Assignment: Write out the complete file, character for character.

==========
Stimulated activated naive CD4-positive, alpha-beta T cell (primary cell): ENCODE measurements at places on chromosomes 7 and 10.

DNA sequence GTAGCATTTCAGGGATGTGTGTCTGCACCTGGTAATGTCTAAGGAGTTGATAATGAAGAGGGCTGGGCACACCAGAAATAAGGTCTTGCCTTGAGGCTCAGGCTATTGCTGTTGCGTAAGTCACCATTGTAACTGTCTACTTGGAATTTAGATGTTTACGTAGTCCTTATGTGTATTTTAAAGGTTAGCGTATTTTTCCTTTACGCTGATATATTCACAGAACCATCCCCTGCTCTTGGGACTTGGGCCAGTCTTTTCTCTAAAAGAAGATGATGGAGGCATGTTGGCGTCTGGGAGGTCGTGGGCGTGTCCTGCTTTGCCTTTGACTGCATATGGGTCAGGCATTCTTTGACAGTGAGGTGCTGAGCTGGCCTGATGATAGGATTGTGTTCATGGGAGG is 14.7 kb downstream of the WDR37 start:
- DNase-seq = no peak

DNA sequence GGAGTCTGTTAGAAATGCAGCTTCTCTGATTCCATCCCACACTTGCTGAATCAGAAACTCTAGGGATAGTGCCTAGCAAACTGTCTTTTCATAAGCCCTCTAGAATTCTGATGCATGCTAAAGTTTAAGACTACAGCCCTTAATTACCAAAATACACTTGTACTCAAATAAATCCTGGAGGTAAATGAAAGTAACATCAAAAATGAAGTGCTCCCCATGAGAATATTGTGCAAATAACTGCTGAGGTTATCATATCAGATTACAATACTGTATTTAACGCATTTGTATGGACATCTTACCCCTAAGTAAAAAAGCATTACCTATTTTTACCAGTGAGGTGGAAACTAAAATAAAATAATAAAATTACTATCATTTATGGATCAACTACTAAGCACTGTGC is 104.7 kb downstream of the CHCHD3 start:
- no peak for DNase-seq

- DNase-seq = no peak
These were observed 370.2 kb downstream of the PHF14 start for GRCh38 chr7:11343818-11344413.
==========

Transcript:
Stimulated activated naive CD4-positive, alpha-beta T cell (primary cell): ENCODE measurements at places on chromosomes 7 and 10.

DNA sequence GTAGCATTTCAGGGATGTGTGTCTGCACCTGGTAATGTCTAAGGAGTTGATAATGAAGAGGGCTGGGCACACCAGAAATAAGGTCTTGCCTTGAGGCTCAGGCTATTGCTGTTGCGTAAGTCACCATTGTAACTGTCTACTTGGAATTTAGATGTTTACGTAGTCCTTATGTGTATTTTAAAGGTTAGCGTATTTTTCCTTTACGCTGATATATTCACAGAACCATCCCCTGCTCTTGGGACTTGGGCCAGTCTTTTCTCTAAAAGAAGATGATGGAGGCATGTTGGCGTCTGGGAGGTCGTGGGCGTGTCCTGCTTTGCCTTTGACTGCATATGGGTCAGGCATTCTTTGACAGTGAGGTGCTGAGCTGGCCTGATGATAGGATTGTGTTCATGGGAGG is 14.7 kb downstream of the WDR37 start:
- DNase-seq = no peak

DNA sequence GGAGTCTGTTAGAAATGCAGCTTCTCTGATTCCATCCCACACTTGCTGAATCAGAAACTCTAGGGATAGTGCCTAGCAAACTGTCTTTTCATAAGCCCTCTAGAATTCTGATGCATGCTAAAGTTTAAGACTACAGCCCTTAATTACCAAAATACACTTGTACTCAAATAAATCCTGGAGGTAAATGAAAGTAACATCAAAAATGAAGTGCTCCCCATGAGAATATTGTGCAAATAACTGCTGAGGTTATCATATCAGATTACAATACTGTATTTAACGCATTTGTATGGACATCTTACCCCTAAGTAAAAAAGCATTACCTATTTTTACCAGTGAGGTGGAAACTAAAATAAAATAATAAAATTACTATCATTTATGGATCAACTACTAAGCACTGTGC is 104.7 kb downstream of the CHCHD3 start:
- no peak for DNase-seq

- DNase-seq = no peak
These were observed 370.2 kb downstream of the PHF14 start for GRCh38 chr7:11343818-11344413.